a. m., 7:05 a. in. and every two hours to 7:o5
P. M., 9: 5 p. n., 10:50 p. m. To Ypsilanti
only, 8:o5 p. in., II;.5u p. in., 12:2o a. in.,
i :ia an., and to Saline, change at Ypsilanti.
Local Cars West Bound-6:oo a. m., 7:48
. Mo.,10:20 P. M.. 12:2o a. m

Washington, June 1. - Lower f e-
tail food prices have been predicted
by Herbert /C. Hoover, federal food
administrator.
"Congested, conditions of the rail-
roads last winter did more to raise
the cost of food than the increased
freight rates will do this year, pro-
vided the harvest is as good as is ex-
pected," Mr. Hoover said, "Retail
prices have been gradually dropping
and indications are that they, will
drop further."
Mr. Hoover said that the food con-
dition of the Allies is better now than
it has been for some time. "But the
food administration regulations must
be strictly observed for at least two
months," he added, "because the Al-
lies must be fed between now and
harvest time."
600 Wellesley Girls Will Farm
Six hundred Wellesley girls have
volunteered to each raise six acres of
sweet corn, three acres of potatoes,
an acre or more of tomatoes, cab-
bages, beets, and other vegetables,
this summer, in order to help in the
solving of Uncle Sam's food problems.
They will continue the farm work all
summer, and will harvest their crops
and prepare them for delivery to the
markets.
The girls will work from 8 in the
morning util 5 o'clock at night, each
girl spending two hours per day on
the farm. They have so far shown ex
cellent spirit, and have exhibited
much skill and ingenuity in their
method of handling their farm imple-
ments.
Miss Margaret C. Ferguson, of the
botany department of Wellesley col-
lege, is in charge of the work.
Rugs cleaned and washed. Satiafac-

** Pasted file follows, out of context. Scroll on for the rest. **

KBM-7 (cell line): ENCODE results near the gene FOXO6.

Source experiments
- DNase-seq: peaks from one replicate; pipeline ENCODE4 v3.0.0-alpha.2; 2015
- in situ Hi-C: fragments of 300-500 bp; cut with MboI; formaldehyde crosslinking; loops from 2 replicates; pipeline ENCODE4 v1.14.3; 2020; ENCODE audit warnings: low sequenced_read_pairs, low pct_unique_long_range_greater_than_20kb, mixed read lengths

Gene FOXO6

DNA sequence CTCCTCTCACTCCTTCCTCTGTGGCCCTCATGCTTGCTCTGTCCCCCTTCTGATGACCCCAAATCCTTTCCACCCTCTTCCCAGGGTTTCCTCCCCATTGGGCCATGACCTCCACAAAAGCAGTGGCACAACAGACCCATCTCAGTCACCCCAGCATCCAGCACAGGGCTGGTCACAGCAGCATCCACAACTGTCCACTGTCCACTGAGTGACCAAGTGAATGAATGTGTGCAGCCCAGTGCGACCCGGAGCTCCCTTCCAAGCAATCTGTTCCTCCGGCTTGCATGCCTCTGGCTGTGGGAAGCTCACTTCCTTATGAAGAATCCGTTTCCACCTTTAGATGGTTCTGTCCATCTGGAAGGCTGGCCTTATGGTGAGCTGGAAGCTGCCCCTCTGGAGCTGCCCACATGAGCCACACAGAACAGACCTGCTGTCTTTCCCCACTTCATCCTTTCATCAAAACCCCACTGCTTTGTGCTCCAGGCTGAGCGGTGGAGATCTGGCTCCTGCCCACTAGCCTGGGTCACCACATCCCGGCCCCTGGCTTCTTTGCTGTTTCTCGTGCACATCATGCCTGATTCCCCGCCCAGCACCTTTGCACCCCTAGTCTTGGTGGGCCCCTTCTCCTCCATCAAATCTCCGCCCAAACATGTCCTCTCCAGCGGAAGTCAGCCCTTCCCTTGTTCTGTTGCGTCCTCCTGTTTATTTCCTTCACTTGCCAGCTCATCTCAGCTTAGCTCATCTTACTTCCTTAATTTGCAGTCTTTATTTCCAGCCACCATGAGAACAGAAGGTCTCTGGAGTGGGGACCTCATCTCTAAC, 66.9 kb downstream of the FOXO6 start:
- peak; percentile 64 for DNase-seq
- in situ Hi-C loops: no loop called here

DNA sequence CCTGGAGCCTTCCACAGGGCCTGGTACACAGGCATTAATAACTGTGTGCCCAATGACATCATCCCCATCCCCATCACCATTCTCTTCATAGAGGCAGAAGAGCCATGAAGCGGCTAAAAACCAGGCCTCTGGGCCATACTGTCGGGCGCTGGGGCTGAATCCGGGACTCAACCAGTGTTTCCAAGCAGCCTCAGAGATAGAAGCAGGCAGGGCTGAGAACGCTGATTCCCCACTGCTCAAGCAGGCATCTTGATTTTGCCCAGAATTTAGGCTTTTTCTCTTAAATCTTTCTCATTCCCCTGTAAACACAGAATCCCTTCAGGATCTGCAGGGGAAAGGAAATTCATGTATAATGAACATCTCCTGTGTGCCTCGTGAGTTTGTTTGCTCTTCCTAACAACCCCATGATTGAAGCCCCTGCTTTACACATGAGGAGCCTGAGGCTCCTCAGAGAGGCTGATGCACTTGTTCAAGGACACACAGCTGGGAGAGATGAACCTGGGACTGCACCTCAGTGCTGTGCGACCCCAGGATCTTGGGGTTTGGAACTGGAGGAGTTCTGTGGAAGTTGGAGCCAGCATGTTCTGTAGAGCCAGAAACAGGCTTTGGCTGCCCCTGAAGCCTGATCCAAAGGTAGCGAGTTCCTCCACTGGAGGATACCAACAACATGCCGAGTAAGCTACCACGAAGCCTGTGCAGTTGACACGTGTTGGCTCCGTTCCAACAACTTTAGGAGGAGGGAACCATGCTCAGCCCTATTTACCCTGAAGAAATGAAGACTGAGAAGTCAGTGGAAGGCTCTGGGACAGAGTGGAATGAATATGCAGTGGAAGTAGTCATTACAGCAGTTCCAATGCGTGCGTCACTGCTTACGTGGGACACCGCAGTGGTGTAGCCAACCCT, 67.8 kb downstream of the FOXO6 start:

Lion guaranteed. Koch and Henne.-
2402.-Adv.
Trunks, Suitcases and Bags at rea-
sonable prices. You may trade in your
old Travelling Goods as well as Furn-
iture for New Luggage. F. W. Wil-
kinson, 325 S. Main St. Phone 24.-
Use The Daily Classified columns.

T O THOSE young men who are
not intending to return to col-
lege this coming year, we wish
to suggest that there are at this
time most unusual openings in

.;,

our Chicago House.

These open-

Courteous and satisfactory
TREATMENT to every custom-
er, whether the account be large
or small.
The Ann Arbor Savings Bank
Incorporated 1869
Capital and Surplus, $050,000.00
Resources$.......4,000,000.00
Northwest Cor. Main & Huron
* 707 North University Ave.

E

ings will carry good starting
salaries. The work will be con-
genial and instructive, and will
lead the right men to very excep-
tional futures.
If you are interested, please write
us today.

I

-

SWAIN has the Finest
Photographic collection of Ann
Arbor Views. See it.
713 East University

I

ITUTTLES
S PIE-A-LA-MODE
.UNCHES and SODAS
1'"- YPEWRITERS
For Sale and Rent
TYPEWRITING
imeograpling
Fraternity and Social Stationery
0. D. MORRILl1
$22 South State Street
SHORTHAND
TYPEWRITING
BOOKKEEPING

'I

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Address Mr. R. L. Crandall

BUTLER BROTHERS

Randolph Street Bridge
Chicago

I

Classes Just Starting.
Today

e -